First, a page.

Even though I was fighting off a cold, I couldn’t stop myself from going out for a run Thursday morning. Through a few gaps in the gray clouds, the sun cast its bright rays down on the city. My intention was to take a photo of Florence from Piazzale Michelangiolo for Davide Astori, or as we call him “capitano (captain).” The Fiorentina’s capitano passed away suddenly last Sunday. It was a shock to us here in Florence as well as around the world. It wasn’t just because he was a famous soccer player, but because he was a highly regarded man and a beacon of light.
Upon arriving at the Ponte alle Grazie this morning to begin my run, I looked down via dei Benci toward Santa Croce. Not many people were out walking at such an early hour, but I knew that later thousands would be in the piazza in front of the church were Astori’s funeral was going to take place. I knew that I couldn’t go to the piazza to bid farewell to Astori; I had to bid farewell to him in my way.
As I began running down the lungarno toward viale Michelangelo, I passed two men wearing Fiorentina scarves. They looked solemn. Our eyes met and tears began bubbling up inside of me. I put my head down for a moment to let a few tears slide across my face and increased my speed. I had to keep on running.
I glanced up a few times across the Arno to see the profile of Santa Croce. Each time, I had to fight back more tears. I ran up the hill trying not to think too much about him, but thoughts of how he passed away so unexpectedly and early kept creeping up in my mind. Three-fourths of the way up the hill along viale Michelangelo, I had to stop running. It’s rare that I ever stop running even if I’m tired or feeling weak, but I couldn’t hold back the tears any longer.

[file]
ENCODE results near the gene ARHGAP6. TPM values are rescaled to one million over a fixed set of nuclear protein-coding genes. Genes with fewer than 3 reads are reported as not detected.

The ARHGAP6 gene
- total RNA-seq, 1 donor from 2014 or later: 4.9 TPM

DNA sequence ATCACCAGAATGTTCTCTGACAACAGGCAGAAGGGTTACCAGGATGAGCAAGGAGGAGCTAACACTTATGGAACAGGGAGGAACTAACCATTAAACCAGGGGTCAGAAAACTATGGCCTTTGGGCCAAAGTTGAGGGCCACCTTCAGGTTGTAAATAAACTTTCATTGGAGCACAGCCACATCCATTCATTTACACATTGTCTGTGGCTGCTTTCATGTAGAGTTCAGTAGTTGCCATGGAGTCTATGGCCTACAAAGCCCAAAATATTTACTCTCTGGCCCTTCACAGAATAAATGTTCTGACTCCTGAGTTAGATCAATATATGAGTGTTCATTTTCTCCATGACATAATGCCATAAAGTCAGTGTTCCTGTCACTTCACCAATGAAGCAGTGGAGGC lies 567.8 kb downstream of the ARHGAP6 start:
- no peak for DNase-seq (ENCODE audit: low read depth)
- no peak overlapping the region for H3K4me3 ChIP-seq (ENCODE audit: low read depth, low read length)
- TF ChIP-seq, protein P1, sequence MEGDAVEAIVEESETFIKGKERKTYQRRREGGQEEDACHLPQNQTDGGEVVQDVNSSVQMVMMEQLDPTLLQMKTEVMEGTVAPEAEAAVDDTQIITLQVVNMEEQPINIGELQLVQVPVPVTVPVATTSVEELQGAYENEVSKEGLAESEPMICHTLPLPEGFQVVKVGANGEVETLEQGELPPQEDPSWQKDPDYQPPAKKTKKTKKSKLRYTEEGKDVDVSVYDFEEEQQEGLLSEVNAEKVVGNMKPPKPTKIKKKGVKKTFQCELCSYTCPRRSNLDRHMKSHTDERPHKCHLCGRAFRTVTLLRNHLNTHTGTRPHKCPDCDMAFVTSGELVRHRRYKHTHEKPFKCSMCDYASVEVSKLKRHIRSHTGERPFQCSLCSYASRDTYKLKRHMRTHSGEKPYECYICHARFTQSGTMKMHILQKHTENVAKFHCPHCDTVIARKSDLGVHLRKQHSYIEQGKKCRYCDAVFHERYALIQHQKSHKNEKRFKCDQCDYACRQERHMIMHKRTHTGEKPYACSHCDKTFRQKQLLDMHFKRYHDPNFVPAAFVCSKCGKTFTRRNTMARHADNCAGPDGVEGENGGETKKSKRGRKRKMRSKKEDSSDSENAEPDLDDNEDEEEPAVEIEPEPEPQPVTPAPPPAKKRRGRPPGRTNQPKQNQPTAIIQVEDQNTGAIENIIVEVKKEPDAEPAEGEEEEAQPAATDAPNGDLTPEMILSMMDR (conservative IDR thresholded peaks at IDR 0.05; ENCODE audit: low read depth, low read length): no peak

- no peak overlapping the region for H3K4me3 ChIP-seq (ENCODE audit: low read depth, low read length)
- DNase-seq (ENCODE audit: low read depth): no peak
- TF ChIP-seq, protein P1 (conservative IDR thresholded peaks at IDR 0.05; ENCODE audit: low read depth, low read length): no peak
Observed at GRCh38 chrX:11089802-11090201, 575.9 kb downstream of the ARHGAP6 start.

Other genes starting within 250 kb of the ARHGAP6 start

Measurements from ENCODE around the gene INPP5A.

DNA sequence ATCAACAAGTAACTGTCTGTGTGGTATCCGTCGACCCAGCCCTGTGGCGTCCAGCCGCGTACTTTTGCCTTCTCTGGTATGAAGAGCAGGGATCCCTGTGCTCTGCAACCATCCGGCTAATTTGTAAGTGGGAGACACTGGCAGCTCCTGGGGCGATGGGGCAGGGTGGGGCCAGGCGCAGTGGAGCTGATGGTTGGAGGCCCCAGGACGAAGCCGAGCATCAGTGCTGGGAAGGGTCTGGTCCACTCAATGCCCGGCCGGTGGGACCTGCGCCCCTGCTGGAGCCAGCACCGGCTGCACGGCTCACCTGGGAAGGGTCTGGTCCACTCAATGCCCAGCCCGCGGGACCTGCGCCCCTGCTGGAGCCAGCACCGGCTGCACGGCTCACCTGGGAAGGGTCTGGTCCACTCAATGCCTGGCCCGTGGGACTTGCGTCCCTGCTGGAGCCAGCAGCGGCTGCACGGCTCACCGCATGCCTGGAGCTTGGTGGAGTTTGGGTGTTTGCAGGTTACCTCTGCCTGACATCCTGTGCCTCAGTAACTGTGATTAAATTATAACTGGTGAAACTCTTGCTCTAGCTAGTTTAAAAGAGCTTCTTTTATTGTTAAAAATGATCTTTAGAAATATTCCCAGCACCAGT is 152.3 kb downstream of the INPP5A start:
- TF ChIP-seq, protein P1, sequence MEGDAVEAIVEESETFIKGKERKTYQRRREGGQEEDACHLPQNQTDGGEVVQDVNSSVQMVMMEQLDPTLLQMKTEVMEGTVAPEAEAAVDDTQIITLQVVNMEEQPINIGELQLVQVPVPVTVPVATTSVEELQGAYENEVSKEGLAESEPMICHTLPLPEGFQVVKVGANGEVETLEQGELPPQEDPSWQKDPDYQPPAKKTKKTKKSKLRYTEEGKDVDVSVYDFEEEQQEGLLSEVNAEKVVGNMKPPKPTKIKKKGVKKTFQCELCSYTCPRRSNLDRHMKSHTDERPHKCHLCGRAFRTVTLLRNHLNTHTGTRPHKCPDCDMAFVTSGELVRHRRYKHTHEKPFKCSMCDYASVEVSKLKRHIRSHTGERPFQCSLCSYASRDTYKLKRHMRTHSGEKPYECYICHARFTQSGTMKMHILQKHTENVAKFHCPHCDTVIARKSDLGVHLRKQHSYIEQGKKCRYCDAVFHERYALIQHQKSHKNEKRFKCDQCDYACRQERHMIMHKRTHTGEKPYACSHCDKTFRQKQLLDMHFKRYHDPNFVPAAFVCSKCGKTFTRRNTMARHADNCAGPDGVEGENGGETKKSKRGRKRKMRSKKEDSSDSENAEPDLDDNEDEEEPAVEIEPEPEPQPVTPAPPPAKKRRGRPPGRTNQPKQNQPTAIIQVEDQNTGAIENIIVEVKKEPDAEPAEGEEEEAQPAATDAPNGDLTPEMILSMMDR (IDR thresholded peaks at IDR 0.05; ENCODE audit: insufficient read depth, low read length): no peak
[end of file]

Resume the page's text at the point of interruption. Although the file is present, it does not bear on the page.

At one point, I had to crouch down on the ground and just cry. With my heart beating heavily in my chest, I let my tears fall to the ground. When I stood back up, I walked the rest of the way to Piazzale Michelangiolo. I was thinking about how one person’s death brings up other losses I have experienced, other people who left us too early, and how we never know how much time we have. It made me feel incredibly grateful that I’m able to wake up every morning to a new day. I know that life is precious, but sometimes we forget or at least get too bogged down with tiny problems or issues that in the end have no value in our lives.
I kept to myself for most of the day and wrote quite a bit. I knew that if I went outside, people would be talking about Astori and I didn’t want to talk about him with anyone. In the early evening, I walked along the Arno to watch the sunset from Ponte alla Carraia. It was the only way I knew how to end this intense day so I could instill within me a hint of joy. Watching sunrises and sunsets has taught me that there is no ending without a beginning. The picture I included here was the sunset on March 8th when we held the funeral for Astori.
Astori’s scomparsa (disappearance) was tragic and at the same time inspiring. In the dark cloud that hovers above Florence, there is an amazing silver lining. Many of the soccer fans have come together because of his passing. Besides applauding the captain of our arch rival who attended Astori’s funeral, a new gemellaggio (twinning) has also been formed between Fiorentina and Cagliari where Astori began his career in Serie A.
The subtle differences between languages are tiny openings into a culture and a way of living life. In Italian, we say that when someone passes away, he has scomparso (disappeared). It lends the idea that they were here one moment and now they were gone. What I appreciate about the word is that there is a tiny hope that they are not gone forever. We will find our loved one again some day.
Astori will always be remembered as our capitano and a beacon of light that went out too early.
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